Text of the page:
The government should no more meddle in your decision to buy a home than it should interfere with your decision to buy a car.
The American dream means different things to different people. For some, it looks like a house on a leafy cul-de-sac with weekends spent mowing the lawn and planting shrubs. For others it's a rented apartment in the big city with a building engineer to handle such tasks.
The government should not subsidize one dream at the expense of another. Sadly, though, that's just what has happened. And as history so clearly demonstrates, one-size-fits-all policies don't work very well.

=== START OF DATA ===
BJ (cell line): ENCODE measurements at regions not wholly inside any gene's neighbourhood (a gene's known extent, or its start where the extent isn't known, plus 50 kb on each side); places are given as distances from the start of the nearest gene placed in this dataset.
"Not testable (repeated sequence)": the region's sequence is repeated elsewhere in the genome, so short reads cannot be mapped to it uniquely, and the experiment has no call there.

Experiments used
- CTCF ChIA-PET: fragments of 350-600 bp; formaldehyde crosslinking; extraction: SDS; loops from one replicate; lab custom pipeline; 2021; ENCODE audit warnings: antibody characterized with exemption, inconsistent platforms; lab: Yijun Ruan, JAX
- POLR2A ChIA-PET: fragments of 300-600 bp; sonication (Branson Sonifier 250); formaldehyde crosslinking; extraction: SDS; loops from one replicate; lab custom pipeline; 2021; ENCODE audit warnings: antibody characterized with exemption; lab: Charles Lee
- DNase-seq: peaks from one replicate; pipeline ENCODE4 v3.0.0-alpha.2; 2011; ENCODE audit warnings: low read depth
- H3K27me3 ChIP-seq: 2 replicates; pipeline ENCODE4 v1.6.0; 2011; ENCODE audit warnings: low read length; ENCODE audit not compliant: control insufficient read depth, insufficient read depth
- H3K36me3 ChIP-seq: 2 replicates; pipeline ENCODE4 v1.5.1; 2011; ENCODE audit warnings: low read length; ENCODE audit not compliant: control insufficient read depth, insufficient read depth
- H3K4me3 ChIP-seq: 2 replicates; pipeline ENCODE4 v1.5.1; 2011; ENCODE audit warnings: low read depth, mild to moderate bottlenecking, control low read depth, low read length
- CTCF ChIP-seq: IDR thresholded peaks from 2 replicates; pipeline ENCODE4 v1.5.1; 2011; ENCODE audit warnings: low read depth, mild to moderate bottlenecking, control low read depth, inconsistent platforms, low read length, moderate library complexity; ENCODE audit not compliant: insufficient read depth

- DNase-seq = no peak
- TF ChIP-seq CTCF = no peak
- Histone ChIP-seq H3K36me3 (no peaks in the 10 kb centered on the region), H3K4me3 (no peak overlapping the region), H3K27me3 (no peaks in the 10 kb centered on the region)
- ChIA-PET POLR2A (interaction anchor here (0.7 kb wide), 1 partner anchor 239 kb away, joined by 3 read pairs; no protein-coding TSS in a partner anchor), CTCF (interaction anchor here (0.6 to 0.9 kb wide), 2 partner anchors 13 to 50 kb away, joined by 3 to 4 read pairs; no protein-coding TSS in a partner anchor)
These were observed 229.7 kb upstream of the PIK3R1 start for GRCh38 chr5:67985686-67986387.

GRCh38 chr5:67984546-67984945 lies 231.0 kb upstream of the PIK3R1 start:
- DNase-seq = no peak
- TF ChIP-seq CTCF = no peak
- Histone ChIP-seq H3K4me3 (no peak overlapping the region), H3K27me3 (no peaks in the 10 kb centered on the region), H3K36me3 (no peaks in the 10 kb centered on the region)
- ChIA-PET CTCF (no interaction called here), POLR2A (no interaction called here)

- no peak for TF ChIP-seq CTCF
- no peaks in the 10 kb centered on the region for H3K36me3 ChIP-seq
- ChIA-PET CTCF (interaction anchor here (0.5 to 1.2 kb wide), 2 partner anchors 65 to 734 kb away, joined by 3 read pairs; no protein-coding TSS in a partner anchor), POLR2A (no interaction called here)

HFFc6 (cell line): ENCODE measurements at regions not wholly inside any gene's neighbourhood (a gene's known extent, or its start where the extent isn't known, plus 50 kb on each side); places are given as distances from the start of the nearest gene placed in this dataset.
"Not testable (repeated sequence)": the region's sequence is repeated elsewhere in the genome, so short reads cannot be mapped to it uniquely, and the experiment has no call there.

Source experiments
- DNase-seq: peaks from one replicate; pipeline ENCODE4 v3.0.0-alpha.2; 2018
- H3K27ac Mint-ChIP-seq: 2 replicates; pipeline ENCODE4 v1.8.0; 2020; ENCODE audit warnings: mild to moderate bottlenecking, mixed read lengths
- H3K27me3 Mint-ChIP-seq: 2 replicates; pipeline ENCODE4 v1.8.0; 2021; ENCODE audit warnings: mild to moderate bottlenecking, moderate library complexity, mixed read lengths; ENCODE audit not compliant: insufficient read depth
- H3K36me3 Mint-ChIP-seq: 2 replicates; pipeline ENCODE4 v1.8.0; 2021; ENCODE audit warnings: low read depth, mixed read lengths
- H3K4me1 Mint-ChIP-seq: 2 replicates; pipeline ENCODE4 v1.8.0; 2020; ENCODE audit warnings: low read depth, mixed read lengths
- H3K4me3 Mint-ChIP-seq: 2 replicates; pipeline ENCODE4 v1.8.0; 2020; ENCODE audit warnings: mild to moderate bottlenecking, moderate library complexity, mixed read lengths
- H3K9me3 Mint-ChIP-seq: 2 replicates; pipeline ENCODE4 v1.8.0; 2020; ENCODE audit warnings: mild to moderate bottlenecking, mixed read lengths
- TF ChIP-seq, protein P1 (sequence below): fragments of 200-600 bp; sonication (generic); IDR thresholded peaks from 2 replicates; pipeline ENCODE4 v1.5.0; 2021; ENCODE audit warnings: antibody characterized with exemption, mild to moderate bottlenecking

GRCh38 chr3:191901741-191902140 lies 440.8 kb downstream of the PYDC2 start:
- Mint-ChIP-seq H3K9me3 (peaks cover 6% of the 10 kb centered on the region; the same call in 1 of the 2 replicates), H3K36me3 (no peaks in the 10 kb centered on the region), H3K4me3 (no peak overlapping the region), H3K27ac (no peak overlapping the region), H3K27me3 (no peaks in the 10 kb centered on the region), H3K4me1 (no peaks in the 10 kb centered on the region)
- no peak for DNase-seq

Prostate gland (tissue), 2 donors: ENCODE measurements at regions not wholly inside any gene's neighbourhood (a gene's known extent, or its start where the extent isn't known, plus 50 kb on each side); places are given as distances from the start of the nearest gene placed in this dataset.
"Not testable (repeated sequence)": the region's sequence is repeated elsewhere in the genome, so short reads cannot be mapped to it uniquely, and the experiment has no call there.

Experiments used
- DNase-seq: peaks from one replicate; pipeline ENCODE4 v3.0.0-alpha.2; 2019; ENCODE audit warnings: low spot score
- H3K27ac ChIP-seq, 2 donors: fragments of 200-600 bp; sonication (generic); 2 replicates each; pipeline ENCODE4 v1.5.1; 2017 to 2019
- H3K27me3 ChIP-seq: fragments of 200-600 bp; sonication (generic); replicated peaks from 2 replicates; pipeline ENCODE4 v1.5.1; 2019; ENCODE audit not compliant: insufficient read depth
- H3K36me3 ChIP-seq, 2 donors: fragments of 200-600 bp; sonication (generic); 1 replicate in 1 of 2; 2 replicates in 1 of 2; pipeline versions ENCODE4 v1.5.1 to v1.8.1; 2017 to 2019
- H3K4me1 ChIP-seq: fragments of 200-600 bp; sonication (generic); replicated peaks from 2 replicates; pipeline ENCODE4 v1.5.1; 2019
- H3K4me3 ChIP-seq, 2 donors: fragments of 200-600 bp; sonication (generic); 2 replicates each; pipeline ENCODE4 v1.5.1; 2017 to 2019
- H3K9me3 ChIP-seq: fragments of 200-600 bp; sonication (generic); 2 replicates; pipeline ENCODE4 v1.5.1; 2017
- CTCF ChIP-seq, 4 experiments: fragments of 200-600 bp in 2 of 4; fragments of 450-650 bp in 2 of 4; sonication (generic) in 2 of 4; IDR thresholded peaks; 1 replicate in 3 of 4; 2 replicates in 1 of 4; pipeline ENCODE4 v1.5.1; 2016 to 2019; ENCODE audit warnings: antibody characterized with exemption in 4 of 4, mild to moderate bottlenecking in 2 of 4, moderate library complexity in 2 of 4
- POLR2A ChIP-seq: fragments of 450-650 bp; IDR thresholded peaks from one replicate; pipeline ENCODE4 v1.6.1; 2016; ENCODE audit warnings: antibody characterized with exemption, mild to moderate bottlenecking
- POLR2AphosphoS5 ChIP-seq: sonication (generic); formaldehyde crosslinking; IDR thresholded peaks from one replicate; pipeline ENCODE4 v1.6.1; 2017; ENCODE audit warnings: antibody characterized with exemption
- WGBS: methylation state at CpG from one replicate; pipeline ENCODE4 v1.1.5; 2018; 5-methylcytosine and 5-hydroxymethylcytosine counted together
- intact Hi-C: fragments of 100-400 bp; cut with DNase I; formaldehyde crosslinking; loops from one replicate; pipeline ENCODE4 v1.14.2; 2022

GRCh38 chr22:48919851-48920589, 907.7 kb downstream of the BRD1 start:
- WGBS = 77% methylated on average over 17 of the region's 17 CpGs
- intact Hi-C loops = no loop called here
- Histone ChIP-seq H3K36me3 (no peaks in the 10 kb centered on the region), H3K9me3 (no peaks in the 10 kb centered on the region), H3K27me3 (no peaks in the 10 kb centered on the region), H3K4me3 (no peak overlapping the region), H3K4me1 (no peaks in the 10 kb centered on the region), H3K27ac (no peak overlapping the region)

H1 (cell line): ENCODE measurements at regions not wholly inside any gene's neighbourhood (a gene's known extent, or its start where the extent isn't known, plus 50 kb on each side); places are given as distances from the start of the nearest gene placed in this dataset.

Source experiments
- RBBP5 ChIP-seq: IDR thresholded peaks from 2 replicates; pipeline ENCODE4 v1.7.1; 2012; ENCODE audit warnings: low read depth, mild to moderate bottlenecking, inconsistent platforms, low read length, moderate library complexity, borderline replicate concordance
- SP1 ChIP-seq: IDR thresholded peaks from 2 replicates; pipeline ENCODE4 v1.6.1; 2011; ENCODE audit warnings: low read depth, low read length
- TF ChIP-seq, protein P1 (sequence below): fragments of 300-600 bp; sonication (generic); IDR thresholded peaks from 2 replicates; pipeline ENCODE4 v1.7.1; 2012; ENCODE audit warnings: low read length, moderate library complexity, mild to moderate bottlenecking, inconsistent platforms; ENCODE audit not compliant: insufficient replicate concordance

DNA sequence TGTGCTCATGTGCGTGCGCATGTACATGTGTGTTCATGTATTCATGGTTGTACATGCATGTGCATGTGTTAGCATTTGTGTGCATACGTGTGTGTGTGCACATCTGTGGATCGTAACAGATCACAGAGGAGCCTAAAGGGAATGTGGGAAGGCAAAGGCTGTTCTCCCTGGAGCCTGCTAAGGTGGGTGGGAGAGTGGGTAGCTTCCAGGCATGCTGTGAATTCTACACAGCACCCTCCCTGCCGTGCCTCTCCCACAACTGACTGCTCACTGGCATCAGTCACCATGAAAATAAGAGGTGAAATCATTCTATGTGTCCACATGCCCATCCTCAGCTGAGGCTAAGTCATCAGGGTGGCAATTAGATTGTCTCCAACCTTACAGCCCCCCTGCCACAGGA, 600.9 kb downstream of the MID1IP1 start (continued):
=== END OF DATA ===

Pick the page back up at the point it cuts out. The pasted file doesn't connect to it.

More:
During much of the last century the heavy hand of government has been used to turn the US into a nation of homeowners. It all began in 1913 with the inclusion of a deduction for mortgage interest when the federal income tax was enacted.
Two decades later, with the economy in the throes of the Great Depression, federal intervention exploded. Herbert Hoover signed the Federal Home Loan Bank Act in 1932. Over the next two years his successor, Franklin Roosevelt, created the Federal Home Owners' Loan Corporation and the Federal Housing Administration. Fannie Mae was established in 1938.